Jokelainen credits SCA Finland for helping the specialty market garner more attention. Among other efforts, the organisation helps produce an annual Coffee Festival in Helsinki that it touts as the “biggest coffee festival in the Nordics”.

Meanwhile, Norway is responsible for the global competition scene buzzing today and World Coffee Events (WCE), which operates under greater SCA. In 1998, Alf Kramer, who was also a founding member and the first president of SCA Europe (before it merged with the United States), curated a global group of passionate coffee individuals to launch a competition that would help “bring awareness to our craft”. Grant and Hédinsdóttir were among those.

The first World Barista Championships (WBC) was held in 2000, hosting 17 competitors in Monte Carlo. “The original idea was to [resemble] the Olympics, with different categories and with rules from gymnastics and horse-riding competitions,” Grant tells GCR. As the competition expanded beyond WBC – seven events currently – WCE was formalised in 2011.

With WBC’s roots in Norway and strong Nordic representation across the founding team, naturally the majority of competitors, and thus winners, were from the region’s five countries. In the first six years in particular, they consistently placed in the top six, with Norway, Iceland, and Denmark leading the pack.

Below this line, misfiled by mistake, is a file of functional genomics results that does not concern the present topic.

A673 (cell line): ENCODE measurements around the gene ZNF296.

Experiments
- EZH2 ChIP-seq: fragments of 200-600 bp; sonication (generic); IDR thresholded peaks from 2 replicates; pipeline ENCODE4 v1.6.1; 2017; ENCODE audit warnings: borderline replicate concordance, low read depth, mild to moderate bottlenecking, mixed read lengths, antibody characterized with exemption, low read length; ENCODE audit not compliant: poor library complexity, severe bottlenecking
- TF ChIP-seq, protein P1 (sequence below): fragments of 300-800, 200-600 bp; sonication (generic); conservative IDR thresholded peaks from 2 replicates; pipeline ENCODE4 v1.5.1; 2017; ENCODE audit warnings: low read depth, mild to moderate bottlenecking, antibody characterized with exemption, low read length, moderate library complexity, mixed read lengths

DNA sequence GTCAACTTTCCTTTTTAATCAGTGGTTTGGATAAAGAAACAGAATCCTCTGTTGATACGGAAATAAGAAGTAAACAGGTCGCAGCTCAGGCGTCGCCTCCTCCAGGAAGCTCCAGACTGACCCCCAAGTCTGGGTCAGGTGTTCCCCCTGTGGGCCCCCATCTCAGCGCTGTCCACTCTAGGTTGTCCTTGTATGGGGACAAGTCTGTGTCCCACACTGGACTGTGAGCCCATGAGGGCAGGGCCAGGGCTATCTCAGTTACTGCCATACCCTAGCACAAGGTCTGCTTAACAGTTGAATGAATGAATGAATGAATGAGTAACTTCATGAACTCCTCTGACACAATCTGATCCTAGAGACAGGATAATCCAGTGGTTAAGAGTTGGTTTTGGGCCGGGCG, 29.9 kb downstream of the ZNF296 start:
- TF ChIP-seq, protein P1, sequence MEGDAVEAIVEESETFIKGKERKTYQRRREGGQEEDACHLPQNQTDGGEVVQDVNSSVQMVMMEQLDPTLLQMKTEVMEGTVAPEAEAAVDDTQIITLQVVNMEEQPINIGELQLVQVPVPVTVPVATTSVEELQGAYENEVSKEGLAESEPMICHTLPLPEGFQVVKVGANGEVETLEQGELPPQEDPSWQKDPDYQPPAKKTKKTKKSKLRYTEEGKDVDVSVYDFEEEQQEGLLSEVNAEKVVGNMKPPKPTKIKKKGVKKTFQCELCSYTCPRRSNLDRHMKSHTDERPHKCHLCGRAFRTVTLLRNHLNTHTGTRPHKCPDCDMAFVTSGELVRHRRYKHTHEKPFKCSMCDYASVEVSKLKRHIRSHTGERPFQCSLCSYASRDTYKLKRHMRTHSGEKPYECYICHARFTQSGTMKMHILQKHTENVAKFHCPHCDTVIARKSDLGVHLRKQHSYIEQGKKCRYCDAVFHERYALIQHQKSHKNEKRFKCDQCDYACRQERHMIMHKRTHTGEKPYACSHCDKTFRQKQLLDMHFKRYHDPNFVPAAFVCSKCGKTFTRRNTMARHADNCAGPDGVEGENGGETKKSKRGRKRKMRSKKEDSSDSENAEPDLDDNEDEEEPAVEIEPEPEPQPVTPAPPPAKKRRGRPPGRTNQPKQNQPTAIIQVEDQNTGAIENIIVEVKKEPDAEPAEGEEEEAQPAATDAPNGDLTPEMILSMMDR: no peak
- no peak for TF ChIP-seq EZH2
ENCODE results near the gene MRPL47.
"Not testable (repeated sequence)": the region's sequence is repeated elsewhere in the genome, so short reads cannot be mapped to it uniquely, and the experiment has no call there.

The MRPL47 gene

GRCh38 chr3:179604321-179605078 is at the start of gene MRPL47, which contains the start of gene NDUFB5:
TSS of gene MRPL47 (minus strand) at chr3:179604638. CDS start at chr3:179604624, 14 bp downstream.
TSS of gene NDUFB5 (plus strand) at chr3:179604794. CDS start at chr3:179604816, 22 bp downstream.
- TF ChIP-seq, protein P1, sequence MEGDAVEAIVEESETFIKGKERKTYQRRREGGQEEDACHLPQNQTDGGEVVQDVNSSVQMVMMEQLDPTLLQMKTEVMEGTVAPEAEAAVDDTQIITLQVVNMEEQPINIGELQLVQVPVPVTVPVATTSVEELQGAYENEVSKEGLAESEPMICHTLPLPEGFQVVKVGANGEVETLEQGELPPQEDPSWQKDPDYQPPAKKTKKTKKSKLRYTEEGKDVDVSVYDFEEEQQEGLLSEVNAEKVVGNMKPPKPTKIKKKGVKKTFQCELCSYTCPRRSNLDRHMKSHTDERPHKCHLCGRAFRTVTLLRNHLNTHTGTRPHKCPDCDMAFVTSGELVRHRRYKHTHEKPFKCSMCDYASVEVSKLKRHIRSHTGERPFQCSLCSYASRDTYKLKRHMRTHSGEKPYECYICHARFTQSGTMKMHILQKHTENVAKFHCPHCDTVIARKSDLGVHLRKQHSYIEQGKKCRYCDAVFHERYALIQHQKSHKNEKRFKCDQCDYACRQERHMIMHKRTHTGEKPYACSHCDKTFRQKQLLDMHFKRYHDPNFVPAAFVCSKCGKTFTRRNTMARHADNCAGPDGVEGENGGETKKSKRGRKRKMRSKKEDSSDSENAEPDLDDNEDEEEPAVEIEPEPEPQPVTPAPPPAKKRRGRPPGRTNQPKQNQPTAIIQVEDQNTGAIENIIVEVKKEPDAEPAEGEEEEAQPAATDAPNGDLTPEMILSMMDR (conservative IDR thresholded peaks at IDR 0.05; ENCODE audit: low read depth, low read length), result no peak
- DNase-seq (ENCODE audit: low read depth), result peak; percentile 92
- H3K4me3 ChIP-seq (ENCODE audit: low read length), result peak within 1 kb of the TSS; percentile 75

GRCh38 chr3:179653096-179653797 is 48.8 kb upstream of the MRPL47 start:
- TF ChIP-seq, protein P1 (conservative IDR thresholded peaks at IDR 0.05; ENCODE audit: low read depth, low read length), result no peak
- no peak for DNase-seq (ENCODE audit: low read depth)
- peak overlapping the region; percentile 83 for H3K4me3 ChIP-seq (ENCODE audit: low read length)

But as both the event and the specialty coffee scene gained greater notoriety on a global scale, WBC and its pool of competitors expanded in size and reach. Simultaneously, Grant and Jokelainen say there was an attitude change among the Nordics when competing required greater effort. “In the past it was easier to win because it was so simple,” says Grant, pointing to the many years of practice and training it now requires. “And because it’s all volunteer, I think [Nordic people] don’t see the value of putting the time and effort into it anymore.”

Grant hates to see her home country and the greater region lose its recognition on the global stage, but she sees potential among her Nordic cohorts if they want to reclaim their titles. “With a little bit of help and money and a three-year plan, there are competitors here who I think could do it.”